Background

Until recently, television and radio were broadcast by analog signals. By 2015, most countries will have switched their broadcasting to digital signals. From Azerbaijan to Zimbabwe, citizens everywhere are entering the fully digital broadcast world.

This transition—“the digital switchover”—will affect whether societies become more open or closed.

One of the major benefits of moving television and radio from analog signals to digital signals is that digital takes up less of the “spectrum,” meaning airwaves. Up to eight digital channels can be broadcast, in higher quality, in the same amount of spectrum that was needed for just one analog channel.

In theory, this creates room for more TV and radio channels—the so-called “digital dividend.” The freed-up spectrum can also be put to other uses, such as mobile telephony and mobile broadband. Governments can sell off this spare spectrum—which, as recent 3G and 4G auctions show, can yield massive income.

Along with opportunities for more and better services, digitization can also have negative effects. Less-commercial producers may be forced to close, smaller languages may disappear from mainstream broadcasting, news and current affairs programming may be cut back, and powerful media businesses can become even more powerful—all with severe consequences for journalism, media pluralism, and democracy.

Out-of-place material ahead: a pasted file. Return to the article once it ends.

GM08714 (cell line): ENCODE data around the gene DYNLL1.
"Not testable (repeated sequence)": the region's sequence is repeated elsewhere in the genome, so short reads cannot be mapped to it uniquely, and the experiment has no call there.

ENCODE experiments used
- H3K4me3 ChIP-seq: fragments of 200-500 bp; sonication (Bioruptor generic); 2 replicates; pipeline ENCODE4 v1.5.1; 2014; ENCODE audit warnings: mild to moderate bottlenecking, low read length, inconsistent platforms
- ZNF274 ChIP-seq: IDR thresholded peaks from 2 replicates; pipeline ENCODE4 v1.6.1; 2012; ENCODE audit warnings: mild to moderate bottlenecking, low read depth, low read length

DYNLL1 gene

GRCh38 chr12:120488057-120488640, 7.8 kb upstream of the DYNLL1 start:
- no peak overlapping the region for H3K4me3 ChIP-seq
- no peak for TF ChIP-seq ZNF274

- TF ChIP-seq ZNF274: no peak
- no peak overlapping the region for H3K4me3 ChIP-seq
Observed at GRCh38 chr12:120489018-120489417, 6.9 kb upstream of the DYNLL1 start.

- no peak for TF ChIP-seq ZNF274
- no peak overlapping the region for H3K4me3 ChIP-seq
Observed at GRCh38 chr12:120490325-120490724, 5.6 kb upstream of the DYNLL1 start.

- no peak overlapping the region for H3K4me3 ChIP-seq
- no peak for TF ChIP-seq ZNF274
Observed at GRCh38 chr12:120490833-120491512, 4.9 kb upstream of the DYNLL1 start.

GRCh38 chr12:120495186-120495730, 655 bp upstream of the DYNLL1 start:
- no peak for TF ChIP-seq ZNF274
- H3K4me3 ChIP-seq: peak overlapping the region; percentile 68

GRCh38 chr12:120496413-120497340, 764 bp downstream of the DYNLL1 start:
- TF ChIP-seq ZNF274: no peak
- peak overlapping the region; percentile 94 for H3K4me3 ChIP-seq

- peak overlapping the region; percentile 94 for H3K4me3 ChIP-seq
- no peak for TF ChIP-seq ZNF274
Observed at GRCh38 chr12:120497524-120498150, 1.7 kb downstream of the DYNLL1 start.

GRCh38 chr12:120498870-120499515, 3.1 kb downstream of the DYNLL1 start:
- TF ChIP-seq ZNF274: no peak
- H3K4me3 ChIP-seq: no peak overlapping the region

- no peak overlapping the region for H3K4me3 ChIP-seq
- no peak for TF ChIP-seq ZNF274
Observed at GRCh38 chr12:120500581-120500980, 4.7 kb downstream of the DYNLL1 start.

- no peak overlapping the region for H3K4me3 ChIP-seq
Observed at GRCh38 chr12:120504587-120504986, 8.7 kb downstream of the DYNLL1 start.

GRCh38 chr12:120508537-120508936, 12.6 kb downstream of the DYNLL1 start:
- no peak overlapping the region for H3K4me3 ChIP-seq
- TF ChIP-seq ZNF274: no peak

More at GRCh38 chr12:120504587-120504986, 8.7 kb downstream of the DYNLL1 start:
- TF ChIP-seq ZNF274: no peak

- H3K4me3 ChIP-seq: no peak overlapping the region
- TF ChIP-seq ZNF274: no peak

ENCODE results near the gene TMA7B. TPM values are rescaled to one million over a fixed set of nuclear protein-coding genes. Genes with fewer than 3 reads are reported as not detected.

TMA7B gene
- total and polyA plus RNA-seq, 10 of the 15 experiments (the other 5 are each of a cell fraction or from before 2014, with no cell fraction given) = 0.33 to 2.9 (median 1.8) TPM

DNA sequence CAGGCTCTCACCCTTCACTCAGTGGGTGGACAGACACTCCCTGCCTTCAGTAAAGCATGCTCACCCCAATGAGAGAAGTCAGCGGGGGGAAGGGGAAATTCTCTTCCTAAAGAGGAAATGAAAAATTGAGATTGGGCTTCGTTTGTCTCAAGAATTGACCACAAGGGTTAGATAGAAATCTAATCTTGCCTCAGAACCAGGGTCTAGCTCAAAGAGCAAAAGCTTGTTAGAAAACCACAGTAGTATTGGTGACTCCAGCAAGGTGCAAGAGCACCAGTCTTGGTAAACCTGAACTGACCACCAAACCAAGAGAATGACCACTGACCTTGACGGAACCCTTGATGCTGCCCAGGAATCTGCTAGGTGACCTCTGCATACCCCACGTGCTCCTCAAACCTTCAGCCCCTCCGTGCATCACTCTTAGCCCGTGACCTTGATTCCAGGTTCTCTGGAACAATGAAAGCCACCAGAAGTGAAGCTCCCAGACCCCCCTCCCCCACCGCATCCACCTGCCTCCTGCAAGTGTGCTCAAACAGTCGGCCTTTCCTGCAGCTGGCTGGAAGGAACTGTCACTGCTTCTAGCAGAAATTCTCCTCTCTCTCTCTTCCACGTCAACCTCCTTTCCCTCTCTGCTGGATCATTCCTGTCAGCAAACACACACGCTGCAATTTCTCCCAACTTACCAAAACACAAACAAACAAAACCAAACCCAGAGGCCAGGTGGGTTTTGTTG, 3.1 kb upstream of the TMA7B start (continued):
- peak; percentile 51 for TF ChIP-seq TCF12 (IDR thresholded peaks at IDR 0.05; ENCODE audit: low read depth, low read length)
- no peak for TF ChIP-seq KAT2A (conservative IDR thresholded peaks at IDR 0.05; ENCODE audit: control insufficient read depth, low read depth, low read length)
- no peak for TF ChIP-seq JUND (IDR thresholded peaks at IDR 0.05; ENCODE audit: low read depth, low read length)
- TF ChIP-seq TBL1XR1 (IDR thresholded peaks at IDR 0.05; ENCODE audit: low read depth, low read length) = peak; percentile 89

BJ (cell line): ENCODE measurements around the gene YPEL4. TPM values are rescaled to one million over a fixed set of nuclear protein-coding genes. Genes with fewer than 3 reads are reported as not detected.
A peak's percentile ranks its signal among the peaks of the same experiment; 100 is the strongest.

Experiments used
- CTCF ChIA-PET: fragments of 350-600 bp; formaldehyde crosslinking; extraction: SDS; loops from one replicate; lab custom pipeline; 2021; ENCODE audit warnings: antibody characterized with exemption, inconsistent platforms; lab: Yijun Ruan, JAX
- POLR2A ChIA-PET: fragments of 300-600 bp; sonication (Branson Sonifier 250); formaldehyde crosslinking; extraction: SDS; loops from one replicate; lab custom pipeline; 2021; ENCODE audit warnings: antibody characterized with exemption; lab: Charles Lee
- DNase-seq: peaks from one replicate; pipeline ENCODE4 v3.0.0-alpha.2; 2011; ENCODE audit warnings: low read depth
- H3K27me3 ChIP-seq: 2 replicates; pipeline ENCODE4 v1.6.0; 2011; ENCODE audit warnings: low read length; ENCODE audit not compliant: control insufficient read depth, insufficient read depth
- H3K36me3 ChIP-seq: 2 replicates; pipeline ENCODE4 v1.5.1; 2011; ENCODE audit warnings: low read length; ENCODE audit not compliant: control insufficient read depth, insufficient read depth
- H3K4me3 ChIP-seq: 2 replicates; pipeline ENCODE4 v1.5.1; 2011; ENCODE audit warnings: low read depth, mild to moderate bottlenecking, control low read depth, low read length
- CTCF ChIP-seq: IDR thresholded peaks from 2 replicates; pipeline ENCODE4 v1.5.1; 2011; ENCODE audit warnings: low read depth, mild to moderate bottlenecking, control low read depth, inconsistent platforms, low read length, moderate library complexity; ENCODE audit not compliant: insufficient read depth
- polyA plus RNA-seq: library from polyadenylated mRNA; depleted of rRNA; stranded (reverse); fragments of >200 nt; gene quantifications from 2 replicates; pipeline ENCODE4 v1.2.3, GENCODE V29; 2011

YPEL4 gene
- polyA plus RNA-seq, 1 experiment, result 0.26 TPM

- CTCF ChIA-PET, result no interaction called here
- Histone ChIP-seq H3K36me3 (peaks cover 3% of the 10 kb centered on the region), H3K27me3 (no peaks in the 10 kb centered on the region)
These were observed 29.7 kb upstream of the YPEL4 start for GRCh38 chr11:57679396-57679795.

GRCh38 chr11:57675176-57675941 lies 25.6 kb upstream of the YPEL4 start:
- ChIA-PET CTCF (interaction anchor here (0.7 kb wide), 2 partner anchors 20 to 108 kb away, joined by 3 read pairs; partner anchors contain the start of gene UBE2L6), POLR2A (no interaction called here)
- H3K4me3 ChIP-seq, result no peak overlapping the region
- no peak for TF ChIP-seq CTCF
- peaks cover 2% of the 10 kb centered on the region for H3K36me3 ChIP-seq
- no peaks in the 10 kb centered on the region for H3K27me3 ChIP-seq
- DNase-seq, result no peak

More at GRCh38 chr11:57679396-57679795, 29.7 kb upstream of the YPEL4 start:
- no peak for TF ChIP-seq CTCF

The Mapping Digital Media project examines the progress of digitization and its impact on the values and principles that underpin the Open Society Foundations’ work in media and communications. Active in more than 50 countries worldwide, involving several hundred researchers and activists, Mapping Digital Media is the most extensive investigation of today’s media landscapes undertaken by any nongovernmental organization.

The project includes analysis, and research from around the world on how digitization is changing media output, media freedom, and citizens’ access to quality news and information. Mapping Digital Media works with advocates who seek to protect the public interest in media policy, maximize the opportunities created by digitization, and respond to its challenges.